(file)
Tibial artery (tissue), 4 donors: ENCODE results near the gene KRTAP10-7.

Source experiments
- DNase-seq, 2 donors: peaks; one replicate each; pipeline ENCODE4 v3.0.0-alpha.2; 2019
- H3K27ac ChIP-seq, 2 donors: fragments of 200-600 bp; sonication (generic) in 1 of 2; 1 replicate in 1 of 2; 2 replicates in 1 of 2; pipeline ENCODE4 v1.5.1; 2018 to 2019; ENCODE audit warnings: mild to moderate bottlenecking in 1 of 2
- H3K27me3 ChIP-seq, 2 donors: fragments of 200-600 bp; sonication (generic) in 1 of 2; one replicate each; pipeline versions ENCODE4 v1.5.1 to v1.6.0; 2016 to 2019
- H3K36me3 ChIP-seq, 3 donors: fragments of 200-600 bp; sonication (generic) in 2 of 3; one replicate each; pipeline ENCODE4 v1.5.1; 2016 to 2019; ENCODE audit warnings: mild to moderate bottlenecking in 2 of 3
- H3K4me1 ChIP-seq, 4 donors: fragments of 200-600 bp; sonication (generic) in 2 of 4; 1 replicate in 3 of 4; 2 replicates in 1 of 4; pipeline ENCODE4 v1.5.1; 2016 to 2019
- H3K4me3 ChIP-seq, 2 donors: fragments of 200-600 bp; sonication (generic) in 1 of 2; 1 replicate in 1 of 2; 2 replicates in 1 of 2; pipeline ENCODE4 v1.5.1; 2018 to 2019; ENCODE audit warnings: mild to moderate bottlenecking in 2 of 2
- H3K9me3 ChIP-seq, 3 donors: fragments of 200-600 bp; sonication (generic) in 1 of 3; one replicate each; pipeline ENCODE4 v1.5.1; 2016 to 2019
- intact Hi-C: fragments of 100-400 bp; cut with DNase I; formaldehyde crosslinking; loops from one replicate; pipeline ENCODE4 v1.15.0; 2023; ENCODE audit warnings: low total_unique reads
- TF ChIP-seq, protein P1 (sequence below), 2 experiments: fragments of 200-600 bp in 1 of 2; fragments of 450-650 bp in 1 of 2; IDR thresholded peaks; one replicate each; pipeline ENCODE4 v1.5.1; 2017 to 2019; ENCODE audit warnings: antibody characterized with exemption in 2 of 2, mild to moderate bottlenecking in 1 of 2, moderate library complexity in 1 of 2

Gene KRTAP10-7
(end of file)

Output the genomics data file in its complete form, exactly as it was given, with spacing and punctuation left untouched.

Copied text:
Tibial artery (tissue), 4 donors: ENCODE results near the gene KRTAP10-7.

Source experiments
- DNase-seq, 2 donors: peaks; one replicate each; pipeline ENCODE4 v3.0.0-alpha.2; 2019
- H3K27ac ChIP-seq, 2 donors: fragments of 200-600 bp; sonication (generic) in 1 of 2; 1 replicate in 1 of 2; 2 replicates in 1 of 2; pipeline ENCODE4 v1.5.1; 2018 to 2019; ENCODE audit warnings: mild to moderate bottlenecking in 1 of 2
- H3K27me3 ChIP-seq, 2 donors: fragments of 200-600 bp; sonication (generic) in 1 of 2; one replicate each; pipeline versions ENCODE4 v1.5.1 to v1.6.0; 2016 to 2019
- H3K36me3 ChIP-seq, 3 donors: fragments of 200-600 bp; sonication (generic) in 2 of 3; one replicate each; pipeline ENCODE4 v1.5.1; 2016 to 2019; ENCODE audit warnings: mild to moderate bottlenecking in 2 of 3
- H3K4me1 ChIP-seq, 4 donors: fragments of 200-600 bp; sonication (generic) in 2 of 4; 1 replicate in 3 of 4; 2 replicates in 1 of 4; pipeline ENCODE4 v1.5.1; 2016 to 2019
- H3K4me3 ChIP-seq, 2 donors: fragments of 200-600 bp; sonication (generic) in 1 of 2; 1 replicate in 1 of 2; 2 replicates in 1 of 2; pipeline ENCODE4 v1.5.1; 2018 to 2019; ENCODE audit warnings: mild to moderate bottlenecking in 2 of 2
- H3K9me3 ChIP-seq, 3 donors: fragments of 200-600 bp; sonication (generic) in 1 of 3; one replicate each; pipeline ENCODE4 v1.5.1; 2016 to 2019
- intact Hi-C: fragments of 100-400 bp; cut with DNase I; formaldehyde crosslinking; loops from one replicate; pipeline ENCODE4 v1.15.0; 2023; ENCODE audit warnings: low total_unique reads
- TF ChIP-seq, protein P1 (sequence below), 2 experiments: fragments of 200-600 bp in 1 of 2; fragments of 450-650 bp in 1 of 2; IDR thresholded peaks; one replicate each; pipeline ENCODE4 v1.5.1; 2017 to 2019; ENCODE audit warnings: antibody characterized with exemption in 2 of 2, mild to moderate bottlenecking in 1 of 2, moderate library complexity in 1 of 2

Gene KRTAP10-7